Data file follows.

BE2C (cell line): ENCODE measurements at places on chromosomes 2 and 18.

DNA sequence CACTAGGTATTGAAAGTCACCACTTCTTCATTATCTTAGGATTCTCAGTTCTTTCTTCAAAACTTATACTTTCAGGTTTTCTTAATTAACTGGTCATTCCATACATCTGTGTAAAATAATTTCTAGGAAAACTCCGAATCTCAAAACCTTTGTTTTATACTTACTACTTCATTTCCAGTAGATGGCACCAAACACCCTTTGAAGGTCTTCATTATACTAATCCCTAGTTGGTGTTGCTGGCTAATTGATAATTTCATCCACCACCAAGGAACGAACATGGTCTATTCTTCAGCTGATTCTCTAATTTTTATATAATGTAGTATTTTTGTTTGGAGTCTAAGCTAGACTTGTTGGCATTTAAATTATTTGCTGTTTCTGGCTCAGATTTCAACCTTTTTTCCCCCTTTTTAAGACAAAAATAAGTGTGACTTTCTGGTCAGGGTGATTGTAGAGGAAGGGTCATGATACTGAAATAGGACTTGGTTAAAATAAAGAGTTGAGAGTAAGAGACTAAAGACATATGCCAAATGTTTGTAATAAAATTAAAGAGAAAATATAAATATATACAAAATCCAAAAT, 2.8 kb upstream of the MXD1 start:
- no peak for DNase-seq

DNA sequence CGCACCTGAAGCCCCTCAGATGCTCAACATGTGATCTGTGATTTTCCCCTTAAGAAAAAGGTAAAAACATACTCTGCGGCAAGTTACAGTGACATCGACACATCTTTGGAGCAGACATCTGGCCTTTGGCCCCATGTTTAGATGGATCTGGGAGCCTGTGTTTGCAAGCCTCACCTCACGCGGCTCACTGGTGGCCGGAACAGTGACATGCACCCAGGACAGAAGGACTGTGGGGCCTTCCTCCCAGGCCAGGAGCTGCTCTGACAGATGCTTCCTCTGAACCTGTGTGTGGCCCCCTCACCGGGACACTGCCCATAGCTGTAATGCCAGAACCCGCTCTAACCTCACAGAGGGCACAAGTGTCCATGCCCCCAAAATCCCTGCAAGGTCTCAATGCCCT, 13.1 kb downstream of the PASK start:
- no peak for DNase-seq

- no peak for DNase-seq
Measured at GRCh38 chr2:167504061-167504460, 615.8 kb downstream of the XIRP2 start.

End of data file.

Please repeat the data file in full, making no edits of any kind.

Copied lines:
BE2C (cell line): ENCODE measurements at places on chromosomes 2 and 18.

DNA sequence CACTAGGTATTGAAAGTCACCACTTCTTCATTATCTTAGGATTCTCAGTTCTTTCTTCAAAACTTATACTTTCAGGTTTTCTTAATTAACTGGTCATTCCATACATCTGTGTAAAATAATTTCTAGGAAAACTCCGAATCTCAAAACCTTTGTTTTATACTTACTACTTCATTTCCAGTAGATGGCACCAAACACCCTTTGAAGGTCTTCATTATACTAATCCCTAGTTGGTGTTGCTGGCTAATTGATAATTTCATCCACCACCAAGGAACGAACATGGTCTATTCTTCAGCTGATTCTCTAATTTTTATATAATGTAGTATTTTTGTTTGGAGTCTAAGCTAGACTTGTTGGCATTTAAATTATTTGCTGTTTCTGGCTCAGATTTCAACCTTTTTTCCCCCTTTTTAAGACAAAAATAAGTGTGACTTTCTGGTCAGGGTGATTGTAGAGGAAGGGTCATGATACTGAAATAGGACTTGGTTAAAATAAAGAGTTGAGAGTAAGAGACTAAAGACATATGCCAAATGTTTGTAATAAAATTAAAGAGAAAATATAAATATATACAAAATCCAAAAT, 2.8 kb upstream of the MXD1 start:
- no peak for DNase-seq

DNA sequence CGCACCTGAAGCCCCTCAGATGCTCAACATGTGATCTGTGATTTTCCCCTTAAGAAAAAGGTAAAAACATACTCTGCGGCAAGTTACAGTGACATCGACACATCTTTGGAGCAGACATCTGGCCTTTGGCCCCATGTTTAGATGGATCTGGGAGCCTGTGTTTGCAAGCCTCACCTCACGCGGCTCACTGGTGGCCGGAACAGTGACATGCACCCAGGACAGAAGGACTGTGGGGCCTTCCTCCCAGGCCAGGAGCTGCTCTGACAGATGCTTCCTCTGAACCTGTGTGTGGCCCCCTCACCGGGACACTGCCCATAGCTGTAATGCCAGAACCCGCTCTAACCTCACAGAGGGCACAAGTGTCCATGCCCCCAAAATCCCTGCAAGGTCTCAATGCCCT, 13.1 kb downstream of the PASK start:
- no peak for DNase-seq

- no peak for DNase-seq
Measured at GRCh38 chr2:167504061-167504460, 615.8 kb downstream of the XIRP2 start.